The life of Thomas Johnstone Lipton of Great Britain provides history with a most outstanding icon in the field of yachting. Sir Thomas, who was knighted in 1898 by Queen Victoria, offered all yachtsmen an excellent example of a true sportsman in the broadest, highest and finest sense. He exemplified a keen contender and clean competitor. He was undaunted by defeat. He was aggressive and ambitious to the end.
Sir Thomas’ race winnings – and there were many – were marked by his modesty in victory. In his defeats abroad or in American waters, he demonstrated how one can be a good loser – "the world’s best loser" – and always be a truly great winner.
Thomas Johnstone Lipton was born on May 10, 1850 in Glasgow, Scotland, and eventually became one of the world’s great success stories. He went to work at an early age as an errand boy in a Glasgow bookstore. At the age of 15, he came to the United States as a steerage immigrant but never forgot his homeland. He first worked in a grocery store, then drove a mule streetcar in New Orleans, became a traveling portrait salesman and finally worked on plantations in South Carolina and Virginia.
Sir Thomas returned to Glasgow at age 26, with enough money to open a small grocery store. As his business grew, he opened other stores – first in Scotland and then all over Ireland, Wales and England. To supply these stores, he acquired tea plantations in Ceylon and also purchased coffee and cocoa plantations. A global entrepreneur, Sir Thomas operated a large packing house in Chicago, a bacon curing plant and bakeries in England. He had fruit orchards and factories for making jellies and jams. Within 10 years, he was employing 8,000 persons.
Sir Thomas’ business empire grew, and his stores were in many lands. His name, known around the world as “Lipton’s Tea,” became a household word. At the age of 40, he was a millionaire. Although the tea was recognized for his business success, he was also a man who knew how to crown a life of labor, with a penchant for leisure.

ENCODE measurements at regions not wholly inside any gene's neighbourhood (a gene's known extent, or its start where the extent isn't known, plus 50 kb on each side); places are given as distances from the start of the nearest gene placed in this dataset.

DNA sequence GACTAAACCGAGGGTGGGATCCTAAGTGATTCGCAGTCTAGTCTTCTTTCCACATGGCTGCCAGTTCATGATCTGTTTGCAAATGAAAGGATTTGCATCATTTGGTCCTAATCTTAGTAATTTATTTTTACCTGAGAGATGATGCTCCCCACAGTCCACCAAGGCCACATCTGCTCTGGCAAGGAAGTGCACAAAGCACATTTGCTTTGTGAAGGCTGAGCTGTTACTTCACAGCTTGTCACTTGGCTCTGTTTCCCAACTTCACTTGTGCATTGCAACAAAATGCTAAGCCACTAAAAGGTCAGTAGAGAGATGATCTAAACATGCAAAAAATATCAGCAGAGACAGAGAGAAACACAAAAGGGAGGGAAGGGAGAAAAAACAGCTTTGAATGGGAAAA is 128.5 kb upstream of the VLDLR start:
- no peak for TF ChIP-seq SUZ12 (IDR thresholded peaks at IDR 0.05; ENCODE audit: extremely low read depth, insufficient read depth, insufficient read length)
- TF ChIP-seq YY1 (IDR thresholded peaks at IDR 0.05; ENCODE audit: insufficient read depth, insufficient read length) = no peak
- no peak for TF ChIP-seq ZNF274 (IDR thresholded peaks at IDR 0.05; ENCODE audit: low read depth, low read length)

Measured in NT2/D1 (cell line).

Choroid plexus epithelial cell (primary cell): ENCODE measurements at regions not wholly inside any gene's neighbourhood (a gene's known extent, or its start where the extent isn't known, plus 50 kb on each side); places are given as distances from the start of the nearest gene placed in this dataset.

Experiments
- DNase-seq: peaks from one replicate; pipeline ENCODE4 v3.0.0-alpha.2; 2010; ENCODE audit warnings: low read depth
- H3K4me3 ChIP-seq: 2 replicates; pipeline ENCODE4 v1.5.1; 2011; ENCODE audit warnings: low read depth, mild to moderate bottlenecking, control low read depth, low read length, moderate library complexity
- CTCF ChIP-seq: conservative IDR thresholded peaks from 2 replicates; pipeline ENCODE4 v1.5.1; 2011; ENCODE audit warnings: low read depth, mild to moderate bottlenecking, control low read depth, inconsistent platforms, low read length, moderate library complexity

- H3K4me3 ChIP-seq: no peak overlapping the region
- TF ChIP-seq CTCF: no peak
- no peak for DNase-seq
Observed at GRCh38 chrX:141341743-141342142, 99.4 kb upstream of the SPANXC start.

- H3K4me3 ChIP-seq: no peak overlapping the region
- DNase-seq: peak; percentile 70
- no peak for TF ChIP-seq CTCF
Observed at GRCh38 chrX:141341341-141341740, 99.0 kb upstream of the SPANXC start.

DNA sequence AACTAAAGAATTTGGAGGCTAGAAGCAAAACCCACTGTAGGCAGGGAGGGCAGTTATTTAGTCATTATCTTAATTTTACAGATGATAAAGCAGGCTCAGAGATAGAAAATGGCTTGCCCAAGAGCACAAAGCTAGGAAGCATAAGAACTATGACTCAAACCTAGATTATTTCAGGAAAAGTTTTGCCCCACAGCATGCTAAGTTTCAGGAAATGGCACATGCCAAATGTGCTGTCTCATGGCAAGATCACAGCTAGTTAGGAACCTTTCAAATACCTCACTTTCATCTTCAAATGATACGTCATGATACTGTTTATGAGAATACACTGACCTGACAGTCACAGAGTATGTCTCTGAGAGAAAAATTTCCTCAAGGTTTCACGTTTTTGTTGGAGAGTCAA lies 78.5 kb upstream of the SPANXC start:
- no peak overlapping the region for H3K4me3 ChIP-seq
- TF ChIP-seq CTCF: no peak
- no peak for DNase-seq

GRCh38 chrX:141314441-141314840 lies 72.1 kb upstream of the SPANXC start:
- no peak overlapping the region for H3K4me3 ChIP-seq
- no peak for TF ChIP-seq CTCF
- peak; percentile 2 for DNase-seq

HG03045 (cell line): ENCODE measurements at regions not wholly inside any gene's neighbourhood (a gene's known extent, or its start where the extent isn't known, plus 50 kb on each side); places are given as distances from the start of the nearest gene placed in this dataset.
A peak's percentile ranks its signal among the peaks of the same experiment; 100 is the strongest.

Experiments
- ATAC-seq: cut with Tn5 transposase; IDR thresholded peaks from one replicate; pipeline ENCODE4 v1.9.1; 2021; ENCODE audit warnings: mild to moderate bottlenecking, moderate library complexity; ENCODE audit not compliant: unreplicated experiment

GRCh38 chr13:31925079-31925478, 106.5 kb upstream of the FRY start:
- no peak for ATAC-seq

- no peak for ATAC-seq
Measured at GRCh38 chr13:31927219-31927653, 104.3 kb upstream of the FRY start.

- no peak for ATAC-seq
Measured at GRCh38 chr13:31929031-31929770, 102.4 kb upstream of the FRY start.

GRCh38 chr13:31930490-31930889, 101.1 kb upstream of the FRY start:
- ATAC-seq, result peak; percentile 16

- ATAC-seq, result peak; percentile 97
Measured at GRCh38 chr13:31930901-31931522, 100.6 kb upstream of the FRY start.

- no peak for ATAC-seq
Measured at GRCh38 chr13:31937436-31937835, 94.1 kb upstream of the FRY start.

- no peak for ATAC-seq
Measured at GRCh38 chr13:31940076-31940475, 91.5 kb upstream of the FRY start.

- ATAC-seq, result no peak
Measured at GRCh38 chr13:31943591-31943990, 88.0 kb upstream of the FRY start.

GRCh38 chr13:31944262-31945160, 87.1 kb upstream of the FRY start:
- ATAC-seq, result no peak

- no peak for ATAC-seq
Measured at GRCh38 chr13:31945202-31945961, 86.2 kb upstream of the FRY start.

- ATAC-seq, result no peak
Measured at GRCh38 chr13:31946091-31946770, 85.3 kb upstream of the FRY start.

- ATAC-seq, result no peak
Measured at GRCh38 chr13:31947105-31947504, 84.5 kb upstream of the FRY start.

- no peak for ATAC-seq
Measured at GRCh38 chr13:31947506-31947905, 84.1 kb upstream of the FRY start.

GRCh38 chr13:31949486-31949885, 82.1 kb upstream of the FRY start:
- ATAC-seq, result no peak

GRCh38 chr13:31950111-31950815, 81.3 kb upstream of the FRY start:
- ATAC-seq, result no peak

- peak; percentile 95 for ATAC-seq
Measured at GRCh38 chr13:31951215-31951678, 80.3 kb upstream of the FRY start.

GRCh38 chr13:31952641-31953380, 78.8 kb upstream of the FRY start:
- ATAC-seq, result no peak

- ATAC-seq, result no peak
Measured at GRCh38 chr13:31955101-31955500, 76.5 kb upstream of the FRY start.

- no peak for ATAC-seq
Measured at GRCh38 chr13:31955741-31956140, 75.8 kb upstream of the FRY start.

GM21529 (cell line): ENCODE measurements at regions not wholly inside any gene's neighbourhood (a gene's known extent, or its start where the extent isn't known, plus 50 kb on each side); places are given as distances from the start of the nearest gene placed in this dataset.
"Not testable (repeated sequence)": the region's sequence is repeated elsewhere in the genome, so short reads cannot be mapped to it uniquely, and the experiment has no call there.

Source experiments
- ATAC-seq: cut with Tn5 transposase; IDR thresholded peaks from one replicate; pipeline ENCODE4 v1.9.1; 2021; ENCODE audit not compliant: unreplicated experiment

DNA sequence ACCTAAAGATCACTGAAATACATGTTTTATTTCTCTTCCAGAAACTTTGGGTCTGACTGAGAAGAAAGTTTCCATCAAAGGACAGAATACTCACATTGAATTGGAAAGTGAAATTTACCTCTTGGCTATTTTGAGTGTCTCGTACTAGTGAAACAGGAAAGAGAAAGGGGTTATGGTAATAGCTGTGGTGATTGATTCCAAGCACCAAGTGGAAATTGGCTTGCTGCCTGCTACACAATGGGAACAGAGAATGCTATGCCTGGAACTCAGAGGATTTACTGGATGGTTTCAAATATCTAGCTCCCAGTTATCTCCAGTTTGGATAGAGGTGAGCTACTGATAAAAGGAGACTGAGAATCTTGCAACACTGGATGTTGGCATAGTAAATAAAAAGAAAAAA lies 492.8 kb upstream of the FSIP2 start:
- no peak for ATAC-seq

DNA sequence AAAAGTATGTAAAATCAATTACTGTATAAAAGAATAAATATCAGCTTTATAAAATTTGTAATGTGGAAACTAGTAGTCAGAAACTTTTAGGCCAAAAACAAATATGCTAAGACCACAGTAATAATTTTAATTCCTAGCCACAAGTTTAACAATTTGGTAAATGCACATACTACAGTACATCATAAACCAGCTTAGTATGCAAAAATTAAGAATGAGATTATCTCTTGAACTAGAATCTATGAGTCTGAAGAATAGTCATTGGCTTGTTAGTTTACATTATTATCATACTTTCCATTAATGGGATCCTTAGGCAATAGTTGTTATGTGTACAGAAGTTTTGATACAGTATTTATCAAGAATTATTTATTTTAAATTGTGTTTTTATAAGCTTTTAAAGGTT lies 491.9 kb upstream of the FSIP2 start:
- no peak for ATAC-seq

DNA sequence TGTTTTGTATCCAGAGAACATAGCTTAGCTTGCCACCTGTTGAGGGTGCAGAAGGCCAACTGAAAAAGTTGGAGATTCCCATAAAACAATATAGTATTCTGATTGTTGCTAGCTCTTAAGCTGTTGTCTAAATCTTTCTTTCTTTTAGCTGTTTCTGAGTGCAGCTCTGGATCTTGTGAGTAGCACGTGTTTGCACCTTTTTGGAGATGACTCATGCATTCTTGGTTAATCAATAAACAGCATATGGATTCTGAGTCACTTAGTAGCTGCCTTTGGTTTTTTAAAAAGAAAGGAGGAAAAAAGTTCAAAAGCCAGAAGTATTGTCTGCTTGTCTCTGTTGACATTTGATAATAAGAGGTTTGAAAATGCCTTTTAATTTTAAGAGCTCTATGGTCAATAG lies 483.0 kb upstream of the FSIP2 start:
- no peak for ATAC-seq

In 1898 at the age of 48, he entered the sport of yachting and challenged for the America’s Cup – that precious and coveted trophy which was first won in 1851 by New York Yacht Club’s schooner, America, in the race around the Isle of Wight. When Sir Thomas entered the fray, the Royal Yacht Squadron, England’s most exclusive club, had already made 10 unsuccessful attempts to regain the prized trophy from its keepers at the NYYC.
By early 1903, Commodore Lucien Blochman of the Corinthian Yacht Club, which became San Diego Yacht Club, knew of Sir Thomas’ respect for sportsmanship and wrote to the tea baron, requesting that a trophy be created in his name for West Coast yacht racing excellence. This exchange soon ushered in a new, prestigious yachting event – the San Diego Lipton Challenge Cup. On July 22, 1903, the spectacular silver trophy arrived in San Diego, compliments of Sir Thomas Lipton, who not only sanctioned the event but furnished the beautiful Lipton Cup, as well. In 1904, SDYC won the first Lipton Cup competition, with Detroit, a sleek, 47.5 foot speedster. Later, when SDYC and the Corinthian Yacht Club merged in 1905, the Lipton Challenge Cup was re-deeded to newly named SDYC.
Although the Lipton Cup proved successful on the West Coast, its namesake had less luck on the East Coast, suffering a series of America’s Cup losses in 1899 and 1901 – five in total. Even with America’ Cup defeats, Sir Thomas was still aggressive and ambitious at over age 80. In fact, in 1931 he decided to mount another challenge for the 1932 races. His efforts were delayed, due to his declining health, and his ambition was finally thwarted by death on October 2, 1931. Sir Thomas never married, but left behind a rich yachting and business heritage.
The history of the San Diego Sir Thomas Lipton Challenge Cup dates back to the early days of yachting on the Pacific Ocean, circa 1900. Not unlike today, it was an era of intense press interest in high-profile sports events and squabbles between the rich and famous. Yachting was a perfect target, particularly the America’s Cup matches of 1893 and 1895 that were beset by a series of negative accusations.
A period of bad sportsmanship at the turn of the last century faded when Sir Thomas Lipton, the tea baron, mounted a series of America’s Cup challenges, beginning in 1899, that gave the event a more ethical flavor. Despite a string of defeats on the race course, Sir Thomas’ avid participation and good sportsmanship made him a popular figure among American yachtsmen and American society, in general.